Mohammed Shahidul Haque, himself physically disabled, seeks to show Bangladesh that its policy of not allowing those like him to contribute works to the detriment of both the country - and the disabled.
The New Idea
Shahidul is providing physically disabled individuals with the skill they need to become productive working members of society. More than simply opening job possibilities, this training focuses on teaching self-help skills. It seeks to empower disabled people with a sense of purpose and self-confidence that they find hard to develop in the discouraging, negative environment they otherwise confront. As this confidence begins to build, he draws disabled people into community-based rehabilitation projects that help them learn how to tap available local resources in order to live independent lives.Shahidul urgently wants to change society's attitudes toward the disabled. By helping to work disabled people into the mainstream of society and its development effort, by involving community members in the process, and by providing local communities with information regarding the abilities of the disabled, Shahidul hopes to create a more understanding and supportive community environment for the disabled. Shahidul believes that this change will give the physically disabled a higher profile, more consideration in day-to-day dealings, and some attention in national development planning.
According to the World Health Organization, approximately ten percent of the 110 million people in Bangladesh are disabled. Yet, Bangladesh's disabled, potentially a very valuable resource, have long been neglected. In addition to coping with myriad barriers in daily life, these people must also deal with discrimination in many forms, even in the academic and professional sectors. The issues Shahidul is taking up have never been comprehensively addressed in Bangladesh before. Development organizations have ignored disabled Bangladeshis. The Association of Development Organizations of Bangladesh and the government define disability as a component of the health sector, giving little thought to how much the disabled need education, employment, and rehabilitation. The few institutions that do work with the disabled are limited in their scope, and can find only very limited support from the government and donors.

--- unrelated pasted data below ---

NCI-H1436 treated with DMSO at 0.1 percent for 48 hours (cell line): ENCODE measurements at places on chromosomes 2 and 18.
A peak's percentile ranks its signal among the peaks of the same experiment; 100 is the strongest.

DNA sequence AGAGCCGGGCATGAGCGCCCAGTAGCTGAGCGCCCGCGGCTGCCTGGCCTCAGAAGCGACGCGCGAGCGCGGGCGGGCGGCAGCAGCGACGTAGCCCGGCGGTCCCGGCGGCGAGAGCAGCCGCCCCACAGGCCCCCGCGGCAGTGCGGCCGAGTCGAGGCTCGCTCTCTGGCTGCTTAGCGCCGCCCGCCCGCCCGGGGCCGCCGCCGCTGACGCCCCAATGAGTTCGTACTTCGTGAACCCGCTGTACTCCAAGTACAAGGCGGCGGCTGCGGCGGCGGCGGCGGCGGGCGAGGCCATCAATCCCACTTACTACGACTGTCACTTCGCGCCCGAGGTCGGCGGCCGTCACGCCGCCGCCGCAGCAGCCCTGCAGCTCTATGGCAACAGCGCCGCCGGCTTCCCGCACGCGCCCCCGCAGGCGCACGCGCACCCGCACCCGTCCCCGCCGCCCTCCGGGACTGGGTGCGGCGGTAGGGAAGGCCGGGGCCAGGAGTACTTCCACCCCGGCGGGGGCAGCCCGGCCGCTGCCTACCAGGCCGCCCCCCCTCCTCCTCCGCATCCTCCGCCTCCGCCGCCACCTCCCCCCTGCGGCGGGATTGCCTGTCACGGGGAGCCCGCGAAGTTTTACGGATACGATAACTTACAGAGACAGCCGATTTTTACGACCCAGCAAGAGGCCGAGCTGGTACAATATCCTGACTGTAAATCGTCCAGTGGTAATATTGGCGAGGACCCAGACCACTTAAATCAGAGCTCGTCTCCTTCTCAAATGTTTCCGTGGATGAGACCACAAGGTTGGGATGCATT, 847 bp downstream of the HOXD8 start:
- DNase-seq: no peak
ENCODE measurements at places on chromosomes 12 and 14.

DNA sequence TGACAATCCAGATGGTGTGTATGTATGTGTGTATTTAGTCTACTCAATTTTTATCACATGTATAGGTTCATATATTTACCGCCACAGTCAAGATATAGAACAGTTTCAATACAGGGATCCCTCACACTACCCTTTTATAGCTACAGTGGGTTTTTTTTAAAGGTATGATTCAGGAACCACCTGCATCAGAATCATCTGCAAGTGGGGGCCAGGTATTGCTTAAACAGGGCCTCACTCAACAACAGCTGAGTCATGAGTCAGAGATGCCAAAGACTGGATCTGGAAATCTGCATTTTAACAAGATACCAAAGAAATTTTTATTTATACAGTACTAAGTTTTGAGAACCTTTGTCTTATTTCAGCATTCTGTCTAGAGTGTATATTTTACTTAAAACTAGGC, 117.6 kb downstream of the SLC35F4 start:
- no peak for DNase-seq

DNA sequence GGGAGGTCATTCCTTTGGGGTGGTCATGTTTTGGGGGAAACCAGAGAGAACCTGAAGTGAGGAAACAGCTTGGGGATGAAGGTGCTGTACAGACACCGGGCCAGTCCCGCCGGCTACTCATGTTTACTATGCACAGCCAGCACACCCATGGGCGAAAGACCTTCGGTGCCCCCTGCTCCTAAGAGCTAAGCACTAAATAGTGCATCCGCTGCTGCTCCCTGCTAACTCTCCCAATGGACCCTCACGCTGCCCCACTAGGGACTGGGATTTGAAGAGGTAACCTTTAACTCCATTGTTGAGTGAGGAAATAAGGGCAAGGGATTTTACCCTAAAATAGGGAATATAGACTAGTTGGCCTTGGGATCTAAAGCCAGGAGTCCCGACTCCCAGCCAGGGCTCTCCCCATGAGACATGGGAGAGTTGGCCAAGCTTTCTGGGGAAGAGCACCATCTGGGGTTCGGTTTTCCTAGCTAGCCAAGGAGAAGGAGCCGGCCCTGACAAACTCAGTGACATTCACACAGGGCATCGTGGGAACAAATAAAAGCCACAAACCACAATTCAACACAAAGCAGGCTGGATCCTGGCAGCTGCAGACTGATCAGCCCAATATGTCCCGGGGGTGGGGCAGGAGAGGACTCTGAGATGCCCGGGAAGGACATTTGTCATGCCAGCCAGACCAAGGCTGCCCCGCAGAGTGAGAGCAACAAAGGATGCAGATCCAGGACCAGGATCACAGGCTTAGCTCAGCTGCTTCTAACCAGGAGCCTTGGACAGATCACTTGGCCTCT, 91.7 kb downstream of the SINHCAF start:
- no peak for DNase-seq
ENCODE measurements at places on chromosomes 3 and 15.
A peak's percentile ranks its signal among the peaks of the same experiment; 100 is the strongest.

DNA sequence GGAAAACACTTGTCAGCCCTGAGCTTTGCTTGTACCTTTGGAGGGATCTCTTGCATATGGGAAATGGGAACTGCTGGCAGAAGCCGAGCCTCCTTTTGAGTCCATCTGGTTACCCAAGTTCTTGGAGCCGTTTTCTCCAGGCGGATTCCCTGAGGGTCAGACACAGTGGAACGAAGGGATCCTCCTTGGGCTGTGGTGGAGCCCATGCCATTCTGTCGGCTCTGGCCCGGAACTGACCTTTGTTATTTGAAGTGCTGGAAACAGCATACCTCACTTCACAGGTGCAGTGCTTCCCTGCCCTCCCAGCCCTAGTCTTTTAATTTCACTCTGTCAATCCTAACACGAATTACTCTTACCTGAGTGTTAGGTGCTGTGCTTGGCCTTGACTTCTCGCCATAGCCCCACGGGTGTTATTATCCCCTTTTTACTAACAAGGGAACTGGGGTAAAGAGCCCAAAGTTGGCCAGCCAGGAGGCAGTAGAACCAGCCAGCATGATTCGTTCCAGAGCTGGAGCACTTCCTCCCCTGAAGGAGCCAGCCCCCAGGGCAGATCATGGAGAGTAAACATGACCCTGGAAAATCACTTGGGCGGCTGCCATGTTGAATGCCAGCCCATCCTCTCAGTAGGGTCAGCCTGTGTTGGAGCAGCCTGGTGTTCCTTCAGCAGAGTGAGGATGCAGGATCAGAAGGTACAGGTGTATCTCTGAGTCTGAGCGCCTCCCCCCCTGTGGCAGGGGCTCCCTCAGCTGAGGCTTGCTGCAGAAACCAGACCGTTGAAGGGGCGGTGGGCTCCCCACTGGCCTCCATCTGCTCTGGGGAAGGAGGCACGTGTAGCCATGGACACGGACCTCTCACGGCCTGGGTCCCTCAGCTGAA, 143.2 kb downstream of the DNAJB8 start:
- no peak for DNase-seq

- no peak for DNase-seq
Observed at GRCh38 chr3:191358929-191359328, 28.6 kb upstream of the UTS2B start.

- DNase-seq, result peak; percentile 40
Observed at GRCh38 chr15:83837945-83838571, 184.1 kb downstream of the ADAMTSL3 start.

The physically disabled now are blocked at every turning due to the lack of awareness, information, resources, and organizational capacity committed to the problem. Shahidul, himself a physically disabled person, has had ample experience with the barriers the disabled must confront. He is one of the very few who struggled successfully to obtain his degree and then a job. He attributes many of the difficulties he encountered to the widespread lack of even the most basic information regarding disabilities.
Shahidul founded the group Social Assistance and Rehabilitation for the Physically Vulnerable (SARPV) to go to work on the problem. He gradually developed an approach he calls "Self-Help Development Process" that focuses on assisting disabled persons to lead more independent lives through available local resources. He is setting up self-help groups in both rural and urban areas. Both types of groups will focus heavily on helping their members become economically viable. In the rural areas this will involve looking for natural resources the disabled can effectively develop and sell. In the cities he will focus more on developing skills and then campaigning for equal rights and opportunity for those with these skills.
SARPV has taken part in drafting a policy paper for the government in conjunction with several others working in the field. The paper brings to light how Bangladesh has fallen behind its neighbors in regard to education and training for the disabled and makes recommendations for implementing reforms that will enable the disabled to participate fully in social and commercial activities.
Shahidul will also create the Disability Resource Center (DRC) to provide research, documentation, and information on job and other opportunities, health organizations, medical treatment, and the disabilities themselves. The center will also be a key player in his counseling and training programs. The DRC will also focus on organizing community awareness projects, documenting the problems and situation of the disabled, and working to ensure their legal rights. Through the DRC and its trained staff, physically disabled people will come to appreciate their own abilities and learn to make use of local resources in order to lead more independent lives. Eventually, as public awareness and policy attention to the disabled build, the center will serve an increasingly broad audience.
Two profound incidents took place in Shahidul's life before he started his community-based rehabilitation work. The first occurred during his childhood, in the Gazipur district, where he contracted polio. Then, in 1971, during the Liberation War, he received a bullet injury that forced him to walk with crutches. Both physical tragedies, one being a disease and another an injury, raised his awareness of the discrimination and difficulties to which disabled individuals are subject. Proving he was by no means "disabled," Shahidul built his academic and intellectual capabilities, ultimately completing his master's in public administration from Dhaka University.
Only after a prolonged struggle to overcome government service rules that discriminate against the disabled did he join a nationalized bank as an officer in 1983. He continued to confront prejudice in both his work and social situations. Each new incident was a spur that ultimately led him to launch his life's work (and its supporting organization) to change how Bangladesh feels, thinks, and acts vis-a-vis the disabled.